Arizona v. Arias: Members of the Defense Team Have Their Work Cut Out for Them
By Ken K. Gourdin
Since seemingly everyone else who has a “blawg”—a blog dealing with legal issues—has posted on the case of the State of Arizona vs. Jodi Ann Arias, I suppose I should do my duty in that regard, as well. Ms. Arias stands accused of killing her former boyfriend, Travis Alexander.
I did not witness all of Prosecutor Juan Martinez’s cross-examination of Jodi Arias. I’m sure he asked one, more than, most, or all of the following questions. The defense attempted to explain away all of these failures on the part of Ms. Arias. No one expected her to do all of these things, but, although many of these things expose an abuse victim to considerable potential risk at the hands of his or her abuser, not all of them do. Yet Ms. Arias did not one of them. Not one. At the risk of being redundant (I’m sure Mr. Martinez [or the jury] asked Jodi most, if not all, of these questions, but great minds think alike!) here are a few of the questions I would have asked her if I were Mr. Martinez.
- Did you ever call the police to report any of Travis’s abusive behavior toward you?
- If you did call the police, did they file any reports about Travis’s abusive behavior toward you?
- If Travis abused you but you did not call the police, why not?
- Did you ever seek any domestic violence counseling to deal with Travis’s abusive behavior toward you?
- Did you ever seek any alternate living arrangements as a result of Travis’s abusive behavior toward you?
- Did you ever spend one night, or more, living apart from Travis as a result of Travis’s abusive behavior toward you?
- Did you ever confide in any of your friends about Travis’s abusive behavior toward you?
She claims to have shot him after he tackled and attacked her after she dropped his camera while taking pictures of him in the shower (Oooh, kinky! ;-D). Although she reportedly caused considerable damage to a vehicle of Travis’s due to her inability to drive a “stick,” he reportedly was less upset on that occasion than he became about the camera just before he was killed: if Jodi’s version of events is to be believed, Travis was someone who simply would shrug off thousands of dollars in damage to a high-end vehicle, but who would fly off the handle and almost kill someone over a digital camera worth a few hundred dollars (or a couple thousand, at most)?
Although she said he originally told her the gun was not loaded, she claimed she still hoped to scare him with the gun. She said she does not know how the gun went off after she pointed it at him. According to the defense’s timeline, he attacked her, she got away as he pursued her, she got the gun from a closet down the hall from the bathroom, shot him, stabbed him 27 times, and slit his throat from ear to ear, all within a span of just over a minute.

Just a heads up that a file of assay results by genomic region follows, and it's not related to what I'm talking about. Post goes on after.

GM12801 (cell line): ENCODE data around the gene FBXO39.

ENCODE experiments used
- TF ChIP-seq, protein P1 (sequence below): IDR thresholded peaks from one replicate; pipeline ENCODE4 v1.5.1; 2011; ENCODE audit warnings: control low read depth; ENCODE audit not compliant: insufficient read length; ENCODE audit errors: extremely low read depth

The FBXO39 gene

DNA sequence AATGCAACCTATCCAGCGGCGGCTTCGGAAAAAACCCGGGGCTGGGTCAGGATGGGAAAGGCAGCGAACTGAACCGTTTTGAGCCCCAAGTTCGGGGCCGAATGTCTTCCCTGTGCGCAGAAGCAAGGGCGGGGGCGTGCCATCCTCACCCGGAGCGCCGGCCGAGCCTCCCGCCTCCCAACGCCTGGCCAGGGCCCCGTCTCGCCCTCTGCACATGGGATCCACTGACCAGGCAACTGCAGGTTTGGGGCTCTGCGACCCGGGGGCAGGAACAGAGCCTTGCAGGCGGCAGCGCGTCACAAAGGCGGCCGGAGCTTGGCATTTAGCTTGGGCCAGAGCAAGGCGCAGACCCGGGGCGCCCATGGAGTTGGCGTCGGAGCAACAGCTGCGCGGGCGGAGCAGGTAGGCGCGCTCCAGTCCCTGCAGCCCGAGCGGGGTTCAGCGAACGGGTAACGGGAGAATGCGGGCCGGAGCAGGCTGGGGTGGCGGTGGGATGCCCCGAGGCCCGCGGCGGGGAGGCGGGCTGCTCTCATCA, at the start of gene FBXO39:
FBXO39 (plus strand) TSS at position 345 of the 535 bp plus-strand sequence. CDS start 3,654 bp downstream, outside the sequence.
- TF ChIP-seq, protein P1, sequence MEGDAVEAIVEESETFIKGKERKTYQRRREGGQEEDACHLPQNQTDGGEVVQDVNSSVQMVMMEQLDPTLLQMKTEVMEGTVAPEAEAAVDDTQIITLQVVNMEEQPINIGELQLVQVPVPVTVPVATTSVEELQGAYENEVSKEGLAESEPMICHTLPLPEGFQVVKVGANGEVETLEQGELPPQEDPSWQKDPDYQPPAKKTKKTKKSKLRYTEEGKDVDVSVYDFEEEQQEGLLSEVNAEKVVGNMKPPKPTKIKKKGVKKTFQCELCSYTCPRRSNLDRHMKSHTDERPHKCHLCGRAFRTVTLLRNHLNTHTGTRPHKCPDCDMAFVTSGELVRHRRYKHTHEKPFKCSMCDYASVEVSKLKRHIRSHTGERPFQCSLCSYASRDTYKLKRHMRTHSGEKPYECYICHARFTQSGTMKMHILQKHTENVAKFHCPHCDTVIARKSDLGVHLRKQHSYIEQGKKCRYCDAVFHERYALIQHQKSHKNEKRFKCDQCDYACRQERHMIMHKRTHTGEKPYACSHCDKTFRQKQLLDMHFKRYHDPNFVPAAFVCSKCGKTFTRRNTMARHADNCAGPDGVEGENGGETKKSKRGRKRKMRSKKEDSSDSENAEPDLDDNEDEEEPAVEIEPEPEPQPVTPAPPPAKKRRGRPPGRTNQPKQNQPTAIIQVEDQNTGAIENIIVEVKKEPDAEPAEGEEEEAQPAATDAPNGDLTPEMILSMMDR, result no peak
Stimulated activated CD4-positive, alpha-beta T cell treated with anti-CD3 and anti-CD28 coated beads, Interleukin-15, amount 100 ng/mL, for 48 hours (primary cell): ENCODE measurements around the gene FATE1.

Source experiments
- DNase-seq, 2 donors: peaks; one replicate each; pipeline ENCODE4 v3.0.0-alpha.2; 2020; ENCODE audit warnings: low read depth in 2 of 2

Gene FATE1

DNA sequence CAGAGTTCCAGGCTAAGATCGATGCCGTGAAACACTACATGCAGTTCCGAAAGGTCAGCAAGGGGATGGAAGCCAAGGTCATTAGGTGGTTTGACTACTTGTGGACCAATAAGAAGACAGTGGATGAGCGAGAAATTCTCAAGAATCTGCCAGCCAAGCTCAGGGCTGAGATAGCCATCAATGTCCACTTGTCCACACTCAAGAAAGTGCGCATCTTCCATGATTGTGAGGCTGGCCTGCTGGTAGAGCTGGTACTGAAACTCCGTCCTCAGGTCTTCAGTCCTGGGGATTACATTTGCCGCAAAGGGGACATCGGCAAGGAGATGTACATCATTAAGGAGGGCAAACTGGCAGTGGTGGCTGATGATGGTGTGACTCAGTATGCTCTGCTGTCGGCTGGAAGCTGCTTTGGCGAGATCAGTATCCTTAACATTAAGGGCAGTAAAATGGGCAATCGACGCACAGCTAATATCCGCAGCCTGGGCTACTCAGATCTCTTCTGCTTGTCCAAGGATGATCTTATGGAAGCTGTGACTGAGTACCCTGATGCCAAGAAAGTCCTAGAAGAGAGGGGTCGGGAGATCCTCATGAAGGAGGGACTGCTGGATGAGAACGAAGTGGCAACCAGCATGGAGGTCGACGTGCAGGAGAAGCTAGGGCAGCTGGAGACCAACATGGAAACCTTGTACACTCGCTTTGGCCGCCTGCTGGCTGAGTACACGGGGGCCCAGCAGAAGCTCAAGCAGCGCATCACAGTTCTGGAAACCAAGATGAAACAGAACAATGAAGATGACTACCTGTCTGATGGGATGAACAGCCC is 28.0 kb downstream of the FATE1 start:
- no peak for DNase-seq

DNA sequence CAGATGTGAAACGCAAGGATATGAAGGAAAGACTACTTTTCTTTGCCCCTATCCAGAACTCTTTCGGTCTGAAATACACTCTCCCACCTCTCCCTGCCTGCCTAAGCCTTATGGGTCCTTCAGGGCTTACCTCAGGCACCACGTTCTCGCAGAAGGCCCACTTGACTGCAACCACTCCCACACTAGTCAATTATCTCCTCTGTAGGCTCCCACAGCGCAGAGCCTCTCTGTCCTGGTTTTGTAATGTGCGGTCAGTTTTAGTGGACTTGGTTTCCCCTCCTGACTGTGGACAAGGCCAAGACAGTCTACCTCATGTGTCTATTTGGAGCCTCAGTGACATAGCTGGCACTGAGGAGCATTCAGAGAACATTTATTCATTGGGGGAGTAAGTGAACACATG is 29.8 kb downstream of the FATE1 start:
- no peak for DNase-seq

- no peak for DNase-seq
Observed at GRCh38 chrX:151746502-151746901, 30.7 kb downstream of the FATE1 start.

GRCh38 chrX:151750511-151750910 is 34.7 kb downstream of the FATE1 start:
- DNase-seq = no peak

While the first part of the above scenario (up to and including the shooting) may be plausible as self-defense (setting aside, for the moment, that as far as I know, the only evidence we have that Travis abused Jodi is Jodi’s testimony, and Jodi’s reputation for veracity is—how to I say this delicately?—suspect) I don’t know how slitting someone’s throat and stabbing him that many times can possibly be evidence of anything other than extreme rage. Although, admittedly, it’s impossible for anyone to put herself (and, especially, himself) in Jodi’s shoes, I might stab someone once, twice, and maybe even a few times in self-defense, and maybe even a few more times after I realized that my first attempts hadn’t neutralized the threat, but—twenty-nine times?
And then there’s the “expert,” who testified that Jodi’s memory lapses are due to Post Traumatic Stress Disorder. My reputation as a sm@rt-@$$ notwithstanding, normally, I’m willing to defer to experts who testify regarding things which are outside my experience and/or expertise but which are within their areas of experience and expertise. However, arguably, the only person who has hurt Jodi’s case more than Jodi herself is psychologist Dr. Richard Samuels. Dr. Samuels has charged $250 per hour to evaluate Jodi and to lend his expertise to her case. ($250 an hour is more than many lawyers I know charge, yet people say lawyers charge unreasonable fees?) Of course, I guess whether such a steep rate is worth it depends on what you’re getting.
What did the defense get for its money where Dr. Samuels is concerned? Your mileage may vary, but the defense didn’t get nearly enough, in my view. Yes, Maricopa County Prosecutor Juan Martinez is (or at least he comes across as) arrogant. (From what I’ve seen, he has a right to be arrogant: it’s not arrogance if you really are that good, and from what little I’ve seen, he really is that good.) No, he doesn’t suffer fools gladly. Yes, you’d better have your you-know-what together if he’s about to cross-examine you. To be fair, perhaps Mr. Martinez could even put fear into God Himself if he were about to cross-examine Him, but the good doctor simply didn’t have his you-know-what together. (That’s not entirely Dr. Samuels’ fault; a good share of the blame lies with the defense: one of the first rules of good trial work is that you don’t call an unprepared witness. Yes, it’s unethical to coach witnesses, but there are endless ways in which you can prepare a witness adequately short of coaching him).